At SATURN 2014 there were a number of excellent sessions on DevOps and Continuous Delivery; one of those was Dianne Marsh’s keynote entitled, “Engineering Velocity: Continuous Delivery at Netflix.” Dianne is the director of engineering tools at Netflix, a company that has led the way in terms of continuous delivery. Dianne’s main objective for the talk was to share details and philosophy from Netflix that the audience could consider for application in their organizations as a means to improve their velocity. She did a great job achieving that objective.
Posted in Architecture and Agile, Architecture-Centric Engineering, Architecture-Centric Practices, Conferences and Events, SATURN Conference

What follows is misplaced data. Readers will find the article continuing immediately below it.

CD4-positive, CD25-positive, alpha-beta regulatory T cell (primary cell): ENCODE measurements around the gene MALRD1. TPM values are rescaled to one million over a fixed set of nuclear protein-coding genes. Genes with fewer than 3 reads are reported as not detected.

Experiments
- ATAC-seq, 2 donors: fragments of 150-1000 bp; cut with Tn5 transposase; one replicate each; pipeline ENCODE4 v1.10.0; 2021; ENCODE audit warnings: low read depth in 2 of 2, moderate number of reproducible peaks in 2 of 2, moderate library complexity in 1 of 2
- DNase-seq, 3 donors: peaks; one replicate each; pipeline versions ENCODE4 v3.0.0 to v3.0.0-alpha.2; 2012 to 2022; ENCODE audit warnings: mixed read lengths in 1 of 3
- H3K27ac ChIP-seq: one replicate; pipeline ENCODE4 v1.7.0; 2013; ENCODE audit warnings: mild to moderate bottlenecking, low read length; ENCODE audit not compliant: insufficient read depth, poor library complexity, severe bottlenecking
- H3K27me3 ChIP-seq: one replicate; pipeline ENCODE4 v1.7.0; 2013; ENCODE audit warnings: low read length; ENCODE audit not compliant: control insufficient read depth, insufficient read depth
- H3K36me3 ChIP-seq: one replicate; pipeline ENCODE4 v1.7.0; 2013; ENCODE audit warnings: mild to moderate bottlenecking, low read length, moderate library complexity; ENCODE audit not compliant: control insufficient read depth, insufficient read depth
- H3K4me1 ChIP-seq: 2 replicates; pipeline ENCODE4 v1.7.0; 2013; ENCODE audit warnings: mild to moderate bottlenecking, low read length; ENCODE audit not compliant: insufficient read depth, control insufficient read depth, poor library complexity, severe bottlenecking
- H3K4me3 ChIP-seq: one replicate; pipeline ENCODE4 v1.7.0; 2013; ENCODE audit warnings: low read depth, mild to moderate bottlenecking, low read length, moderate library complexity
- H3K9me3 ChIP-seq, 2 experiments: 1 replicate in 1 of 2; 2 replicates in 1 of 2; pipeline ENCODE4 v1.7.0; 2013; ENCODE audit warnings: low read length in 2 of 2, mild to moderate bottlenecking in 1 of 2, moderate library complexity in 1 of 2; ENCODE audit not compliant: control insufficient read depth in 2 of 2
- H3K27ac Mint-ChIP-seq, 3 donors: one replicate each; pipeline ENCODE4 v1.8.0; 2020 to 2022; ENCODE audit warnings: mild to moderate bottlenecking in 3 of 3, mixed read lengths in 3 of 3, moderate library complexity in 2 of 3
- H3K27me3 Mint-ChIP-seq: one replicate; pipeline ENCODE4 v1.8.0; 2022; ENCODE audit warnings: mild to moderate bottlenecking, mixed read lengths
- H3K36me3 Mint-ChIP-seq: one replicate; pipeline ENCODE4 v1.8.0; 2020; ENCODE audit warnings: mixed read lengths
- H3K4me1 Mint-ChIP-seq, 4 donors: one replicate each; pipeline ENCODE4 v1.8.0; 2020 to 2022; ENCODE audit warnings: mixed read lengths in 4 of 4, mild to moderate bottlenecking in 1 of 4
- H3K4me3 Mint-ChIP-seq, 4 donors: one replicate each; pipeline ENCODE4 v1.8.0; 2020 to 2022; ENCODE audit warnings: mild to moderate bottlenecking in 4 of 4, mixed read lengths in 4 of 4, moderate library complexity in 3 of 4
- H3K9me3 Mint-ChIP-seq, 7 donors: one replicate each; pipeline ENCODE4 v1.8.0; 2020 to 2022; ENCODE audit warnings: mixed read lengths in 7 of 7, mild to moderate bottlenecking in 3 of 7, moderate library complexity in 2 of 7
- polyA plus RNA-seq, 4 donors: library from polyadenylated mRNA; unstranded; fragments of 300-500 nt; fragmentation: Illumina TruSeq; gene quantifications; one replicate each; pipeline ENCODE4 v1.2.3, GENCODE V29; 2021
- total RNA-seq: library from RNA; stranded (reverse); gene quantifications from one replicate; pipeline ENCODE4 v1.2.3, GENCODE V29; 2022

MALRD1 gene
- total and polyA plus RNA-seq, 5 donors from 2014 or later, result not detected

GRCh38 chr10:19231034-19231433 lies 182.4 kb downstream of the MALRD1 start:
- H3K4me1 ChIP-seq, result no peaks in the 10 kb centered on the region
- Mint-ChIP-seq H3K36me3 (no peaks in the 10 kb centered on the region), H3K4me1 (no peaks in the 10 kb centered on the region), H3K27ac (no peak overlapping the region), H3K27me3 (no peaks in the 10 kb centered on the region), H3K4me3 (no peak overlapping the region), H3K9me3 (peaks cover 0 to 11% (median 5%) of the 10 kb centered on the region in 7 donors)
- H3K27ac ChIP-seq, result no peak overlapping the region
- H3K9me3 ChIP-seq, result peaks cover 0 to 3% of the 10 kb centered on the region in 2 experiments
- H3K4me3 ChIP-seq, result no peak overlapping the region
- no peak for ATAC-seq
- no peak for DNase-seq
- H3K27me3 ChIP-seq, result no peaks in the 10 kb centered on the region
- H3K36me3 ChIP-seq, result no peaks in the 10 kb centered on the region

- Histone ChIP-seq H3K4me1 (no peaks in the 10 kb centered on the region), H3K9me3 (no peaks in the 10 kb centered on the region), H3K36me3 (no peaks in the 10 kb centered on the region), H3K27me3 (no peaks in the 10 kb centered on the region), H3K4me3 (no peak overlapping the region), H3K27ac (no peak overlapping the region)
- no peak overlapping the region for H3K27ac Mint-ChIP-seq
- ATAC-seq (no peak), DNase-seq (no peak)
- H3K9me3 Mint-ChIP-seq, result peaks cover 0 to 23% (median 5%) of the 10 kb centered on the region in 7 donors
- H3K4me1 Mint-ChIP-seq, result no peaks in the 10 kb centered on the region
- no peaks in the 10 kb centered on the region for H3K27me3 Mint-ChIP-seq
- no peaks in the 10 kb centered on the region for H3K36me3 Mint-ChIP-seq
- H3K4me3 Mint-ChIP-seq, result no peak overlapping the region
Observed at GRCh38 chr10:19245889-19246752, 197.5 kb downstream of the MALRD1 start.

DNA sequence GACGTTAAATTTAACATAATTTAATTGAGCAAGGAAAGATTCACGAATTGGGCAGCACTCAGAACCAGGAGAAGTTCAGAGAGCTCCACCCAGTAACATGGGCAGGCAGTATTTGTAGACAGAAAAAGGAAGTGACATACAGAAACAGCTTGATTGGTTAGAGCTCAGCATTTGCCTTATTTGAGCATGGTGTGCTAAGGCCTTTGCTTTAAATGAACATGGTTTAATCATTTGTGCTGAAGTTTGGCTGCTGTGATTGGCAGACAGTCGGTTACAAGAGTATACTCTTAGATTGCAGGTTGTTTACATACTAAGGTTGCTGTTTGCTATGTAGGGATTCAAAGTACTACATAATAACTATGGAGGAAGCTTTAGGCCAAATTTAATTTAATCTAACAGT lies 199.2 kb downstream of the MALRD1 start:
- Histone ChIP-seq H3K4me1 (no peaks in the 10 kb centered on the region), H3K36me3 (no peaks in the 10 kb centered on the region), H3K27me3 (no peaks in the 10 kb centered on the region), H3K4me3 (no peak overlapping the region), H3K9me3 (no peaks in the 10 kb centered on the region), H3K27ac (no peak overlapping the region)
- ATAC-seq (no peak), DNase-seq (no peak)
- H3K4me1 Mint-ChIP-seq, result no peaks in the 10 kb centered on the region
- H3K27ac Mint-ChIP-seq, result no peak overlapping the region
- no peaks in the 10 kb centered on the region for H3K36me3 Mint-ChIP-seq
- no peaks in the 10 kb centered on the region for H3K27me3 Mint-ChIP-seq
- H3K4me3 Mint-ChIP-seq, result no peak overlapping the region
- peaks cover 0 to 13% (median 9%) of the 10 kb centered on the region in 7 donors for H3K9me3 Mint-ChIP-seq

Tagged agile release planning, DevOps, release planning, SATURN 2014, SATURN Conference, SEI, software architecture, software design, software development, software engineering, Software Engineering Institute
There’s No Room for Deadlines: Allen Holub at Dr. Dobbs explains why a “culture of deadlines” can defeat an Agile team how the Agile Manifesto principle of working at a constant pace can produce better results.
Slow Down to Speed Up – It’s All About Delivery: In this video, Matt Anderson of the Cerner Corporation recommends using Lean concepts so that Agile teams can deliver more with less effort.
The Hacker Way Meets Agile Architecture: Jason Bloomberg at DevXtra’s Agile Architecture Revolution contrasts “the Hacker Way” with The Enterprise and discusses how Agile architecture can bring them together.
What Every Company Should Know About Agile Software Development: Eric Wittman MIT Technology Review’s View from the Marketplace urges organizations that want to maintain a competitive edge to adopt agile software development practices.